Does anyone know if the Visual Studio C++ compiler optimizes to eliminate calls to functions with empty definitions (nothing between the curly braces denoting the function's body)?
I am particularly interested in the 2010 and 2012 versions of the Visual Studio compiler.
It depends on whether the method is virtual. It would theoretically be possible to eliminate all calls to empty non-virtual methods. A virtual method may be overridden by a derived class, so the compiler must perform the virtual call.
(There may be some cases where the compiler can prove that the virtual call refers to the base class. In this case, the compiler could optimize the call away.)
As Richard suggests, the best way to check this is to write a short test program.
If you have an important point to make, don't try to be subtle or clever. Use a pile driver. Hit the point once. Then come back and hit it again. Then hit it a third time - a tremendous whack.
I have an application which captures Lock, Unlock, Logoff and Logon events of Windows OS. I am able to get the notifications for Lock, Unlock and Logoff, but not getting any notification when user Logs on to the machine. I am using WTS_SESSION_LOGON event to capture the Log on event.
How to capture the event when user log on to the machine.
The following code is a basic algorithm for hamming distance calculation, but due to the design of my application, it requires many times to use this algorithm, in order to improve application efficiency, I want to improve the efficiency of this algorithm, is there any appropriate methods? Assembly language possible?
I don't see much optimisation options.
You are already using a lookup table and the code should not consume much time when dim is small. Rewriting it in assembler will be probably not faster because modern compilers will generate effective code (you may tell your compiler to generate an assembly output to check this).
When using the popcnt instruction and your data are always a multiple of 2 or 4 (or 8 with 64-bit builds), you can reduce the number of loop executions by performing the operation with 16/32/64 bits.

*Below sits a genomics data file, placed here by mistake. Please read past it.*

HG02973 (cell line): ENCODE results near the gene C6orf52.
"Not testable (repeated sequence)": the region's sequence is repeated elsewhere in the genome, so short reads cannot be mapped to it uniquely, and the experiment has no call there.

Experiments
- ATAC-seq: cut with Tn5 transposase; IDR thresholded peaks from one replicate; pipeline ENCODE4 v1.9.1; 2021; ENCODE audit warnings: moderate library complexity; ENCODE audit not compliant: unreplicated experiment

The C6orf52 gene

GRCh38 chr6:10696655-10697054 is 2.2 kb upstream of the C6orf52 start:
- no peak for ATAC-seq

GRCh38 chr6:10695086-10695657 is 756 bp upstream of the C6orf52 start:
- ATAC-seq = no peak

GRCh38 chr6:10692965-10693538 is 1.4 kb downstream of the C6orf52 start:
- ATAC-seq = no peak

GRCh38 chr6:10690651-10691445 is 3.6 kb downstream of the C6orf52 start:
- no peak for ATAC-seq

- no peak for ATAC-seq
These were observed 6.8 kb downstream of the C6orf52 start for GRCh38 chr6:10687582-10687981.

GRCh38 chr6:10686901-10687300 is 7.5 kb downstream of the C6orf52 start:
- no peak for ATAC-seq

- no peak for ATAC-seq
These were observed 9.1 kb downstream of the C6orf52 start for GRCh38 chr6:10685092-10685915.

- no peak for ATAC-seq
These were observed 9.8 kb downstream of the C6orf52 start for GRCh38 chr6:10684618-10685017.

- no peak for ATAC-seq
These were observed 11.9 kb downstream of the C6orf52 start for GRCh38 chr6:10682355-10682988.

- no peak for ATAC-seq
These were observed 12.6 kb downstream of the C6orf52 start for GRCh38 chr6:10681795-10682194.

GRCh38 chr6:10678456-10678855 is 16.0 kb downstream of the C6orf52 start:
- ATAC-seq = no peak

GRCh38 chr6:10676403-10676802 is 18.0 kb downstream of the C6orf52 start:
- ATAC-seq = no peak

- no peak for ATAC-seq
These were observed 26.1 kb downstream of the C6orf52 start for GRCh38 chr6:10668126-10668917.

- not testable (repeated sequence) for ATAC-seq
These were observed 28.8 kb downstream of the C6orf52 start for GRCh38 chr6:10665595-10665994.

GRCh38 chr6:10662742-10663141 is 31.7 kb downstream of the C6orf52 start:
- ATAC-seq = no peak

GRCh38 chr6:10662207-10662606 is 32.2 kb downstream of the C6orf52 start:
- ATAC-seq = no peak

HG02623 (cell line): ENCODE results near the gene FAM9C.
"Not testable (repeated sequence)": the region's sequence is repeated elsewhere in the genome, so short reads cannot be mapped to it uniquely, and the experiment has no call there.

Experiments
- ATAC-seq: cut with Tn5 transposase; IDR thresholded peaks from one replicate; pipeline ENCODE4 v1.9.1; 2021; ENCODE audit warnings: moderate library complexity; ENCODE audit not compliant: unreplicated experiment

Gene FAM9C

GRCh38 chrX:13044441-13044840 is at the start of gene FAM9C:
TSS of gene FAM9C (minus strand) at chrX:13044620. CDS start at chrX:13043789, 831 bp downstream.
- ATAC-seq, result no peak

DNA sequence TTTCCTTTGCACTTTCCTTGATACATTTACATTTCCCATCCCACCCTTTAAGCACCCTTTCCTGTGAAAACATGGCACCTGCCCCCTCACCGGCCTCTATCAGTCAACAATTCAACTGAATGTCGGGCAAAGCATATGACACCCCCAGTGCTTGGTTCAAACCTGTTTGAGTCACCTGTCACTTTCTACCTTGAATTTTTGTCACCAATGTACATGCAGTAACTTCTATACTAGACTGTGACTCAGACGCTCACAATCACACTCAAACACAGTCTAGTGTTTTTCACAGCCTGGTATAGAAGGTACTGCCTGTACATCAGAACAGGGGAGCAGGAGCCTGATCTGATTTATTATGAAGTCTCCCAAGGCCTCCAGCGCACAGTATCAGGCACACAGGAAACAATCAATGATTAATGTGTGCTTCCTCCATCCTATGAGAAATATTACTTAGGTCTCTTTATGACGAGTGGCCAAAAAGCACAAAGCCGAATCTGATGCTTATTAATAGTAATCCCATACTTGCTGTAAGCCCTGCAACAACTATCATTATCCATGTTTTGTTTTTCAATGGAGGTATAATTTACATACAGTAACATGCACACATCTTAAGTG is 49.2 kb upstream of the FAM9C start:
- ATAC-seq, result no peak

I wouldn't recommend assembly, unless platform portability is not a concern. A relatively easier option would be to apply a Duff's device to this loop. Unrolling the loop can provide performance boost. However, unless this is, say DSP code that has to run over and over again its probably not worthwhile and the effects wont be noticable.
I don't see much optimization potential in your function that a decent compiler won't apply already.
That said, the first question you should ask: is there an actual performance bottleneck? Have you measured the time your application takes, and is it really too slow for your purposes?
Second question: if there is a performance issue, which function is causing it? Maybe there are others called alongside this function that take more time and have more optimization potential? Typically, I/O is the slowest part of any application, so reducing I/O to the absolute minimum could already help.
You say it is called often, so the next question would be: can you reduce the number of calls? You said the number of calls is high due to your application design, this implies a different design would require less calls?
GOTOs are a bit like wire coat hangers: they tend to breed in the darkness, such that where there once were few, eventually there are many, and the program's architecture collapses beneath them. (Fran Poretto)
If you are linking for 64bits the entry point for dll should be _DllMainCRTStartup (undecorated entry point). If you get this error probably there is a error in linker switches because it seems that you are trying to use 64 bits objects in a 32bits link.
It is not very clear in which part of your project you're getting the error: compiling the console exe or one of the DLL?
A very simple and realistically non-worthwhile implementation is simple. Your malloc calls new with an byte array. Then your free, which you would also implement would use delete to delete the array.
If you want a learning experience however then you should do the following in the specified order.
1. Learn what stack and list are and how to implement them.
2. Specifically learn how to implement them using sequential memory and not just pointers.
3. Learn how malloc is generally implemented. You will need substantial understanding of 1/2 to understand this.
4. Implement your own heap management. (Which you will understand after doing 1/2/3.)
There are no limitations to support different types of databases in one application. The application wizard only prepares the project to support a specific database interface. Support for other interfaces can be added later manually.
Create two new empty projects with support for different database interfaces. Then choose one as your project and add the necessary definitions from the created source files of the other project by comparing the files.
Thanks for reply.
Since wizard can relief my work. I just think is it possible to select both ODBC and OLEDB by using wizard.
If it is not possible, I have to implement the code myself.
That's hell a lot of work
Last Visit: 21-May-19 13:06 Last Update: 21-May-19 13:06